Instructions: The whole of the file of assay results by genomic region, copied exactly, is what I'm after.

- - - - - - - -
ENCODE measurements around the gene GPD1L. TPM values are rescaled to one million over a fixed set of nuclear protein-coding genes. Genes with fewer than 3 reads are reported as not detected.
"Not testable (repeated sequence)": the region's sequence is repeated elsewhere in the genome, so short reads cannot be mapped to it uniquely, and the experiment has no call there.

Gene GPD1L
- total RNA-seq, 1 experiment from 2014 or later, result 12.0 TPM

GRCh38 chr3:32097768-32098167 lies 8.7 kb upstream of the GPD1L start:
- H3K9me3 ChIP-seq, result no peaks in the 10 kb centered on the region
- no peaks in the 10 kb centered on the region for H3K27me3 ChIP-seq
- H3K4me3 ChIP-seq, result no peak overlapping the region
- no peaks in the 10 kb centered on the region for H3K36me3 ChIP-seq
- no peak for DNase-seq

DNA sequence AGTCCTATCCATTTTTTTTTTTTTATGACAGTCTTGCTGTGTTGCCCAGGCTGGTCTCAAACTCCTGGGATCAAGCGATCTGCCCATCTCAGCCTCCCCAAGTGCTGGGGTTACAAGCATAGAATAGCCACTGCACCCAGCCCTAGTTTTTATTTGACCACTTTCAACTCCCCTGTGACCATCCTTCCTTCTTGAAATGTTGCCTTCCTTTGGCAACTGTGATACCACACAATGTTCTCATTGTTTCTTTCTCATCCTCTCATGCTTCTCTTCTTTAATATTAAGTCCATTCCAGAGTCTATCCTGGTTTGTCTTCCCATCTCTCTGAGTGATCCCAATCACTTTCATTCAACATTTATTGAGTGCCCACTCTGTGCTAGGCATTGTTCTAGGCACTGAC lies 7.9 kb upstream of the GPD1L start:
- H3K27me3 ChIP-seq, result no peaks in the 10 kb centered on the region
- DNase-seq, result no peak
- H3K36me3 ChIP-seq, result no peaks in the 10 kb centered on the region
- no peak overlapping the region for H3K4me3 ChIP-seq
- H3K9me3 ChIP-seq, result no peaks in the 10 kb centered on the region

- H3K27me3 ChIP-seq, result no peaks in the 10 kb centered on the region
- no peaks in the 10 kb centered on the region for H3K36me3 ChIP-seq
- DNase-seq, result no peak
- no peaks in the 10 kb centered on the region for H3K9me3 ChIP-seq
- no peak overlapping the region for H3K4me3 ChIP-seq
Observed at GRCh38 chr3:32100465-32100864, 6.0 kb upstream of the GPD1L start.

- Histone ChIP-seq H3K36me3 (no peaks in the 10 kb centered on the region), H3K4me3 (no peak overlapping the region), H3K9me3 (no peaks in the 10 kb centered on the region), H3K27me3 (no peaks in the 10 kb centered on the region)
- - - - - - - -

ENCODE measurements around the gene GPD1L. TPM values are rescaled to one million over a fixed set of nuclear protein-coding genes. Genes with fewer than 3 reads are reported as not detected.
"Not testable (repeated sequence)": the region's sequence is repeated elsewhere in the genome, so short reads cannot be mapped to it uniquely, and the experiment has no call there.

Gene GPD1L
- total RNA-seq, 1 experiment from 2014 or later, result 12.0 TPM

GRCh38 chr3:32097768-32098167 lies 8.7 kb upstream of the GPD1L start:
- H3K9me3 ChIP-seq, result no peaks in the 10 kb centered on the region
- no peaks in the 10 kb centered on the region for H3K27me3 ChIP-seq
- H3K4me3 ChIP-seq, result no peak overlapping the region
- no peaks in the 10 kb centered on the region for H3K36me3 ChIP-seq
- no peak for DNase-seq

DNA sequence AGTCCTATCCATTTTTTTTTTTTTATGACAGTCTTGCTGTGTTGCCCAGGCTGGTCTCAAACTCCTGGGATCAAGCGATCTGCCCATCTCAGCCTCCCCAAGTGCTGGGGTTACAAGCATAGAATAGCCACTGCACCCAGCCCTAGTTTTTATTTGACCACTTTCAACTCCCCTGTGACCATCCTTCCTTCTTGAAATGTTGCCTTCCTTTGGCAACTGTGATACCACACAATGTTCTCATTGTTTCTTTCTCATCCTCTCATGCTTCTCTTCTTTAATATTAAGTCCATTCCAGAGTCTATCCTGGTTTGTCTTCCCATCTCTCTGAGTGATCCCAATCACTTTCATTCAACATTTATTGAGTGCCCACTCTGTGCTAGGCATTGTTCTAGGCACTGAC lies 7.9 kb upstream of the GPD1L start:
- H3K27me3 ChIP-seq, result no peaks in the 10 kb centered on the region
- DNase-seq, result no peak
- H3K36me3 ChIP-seq, result no peaks in the 10 kb centered on the region
- no peak overlapping the region for H3K4me3 ChIP-seq
- H3K9me3 ChIP-seq, result no peaks in the 10 kb centered on the region

- H3K27me3 ChIP-seq, result no peaks in the 10 kb centered on the region
- no peaks in the 10 kb centered on the region for H3K36me3 ChIP-seq
- DNase-seq, result no peak
- no peaks in the 10 kb centered on the region for H3K9me3 ChIP-seq
- no peak overlapping the region for H3K4me3 ChIP-seq
Observed at GRCh38 chr3:32100465-32100864, 6.0 kb upstream of the GPD1L start.

- Histone ChIP-seq H3K36me3 (no peaks in the 10 kb centered on the region), H3K4me3 (no peak overlapping the region), H3K9me3 (no peaks in the 10 kb centered on the region), H3K27me3 (no peaks in the 10 kb centered on the region)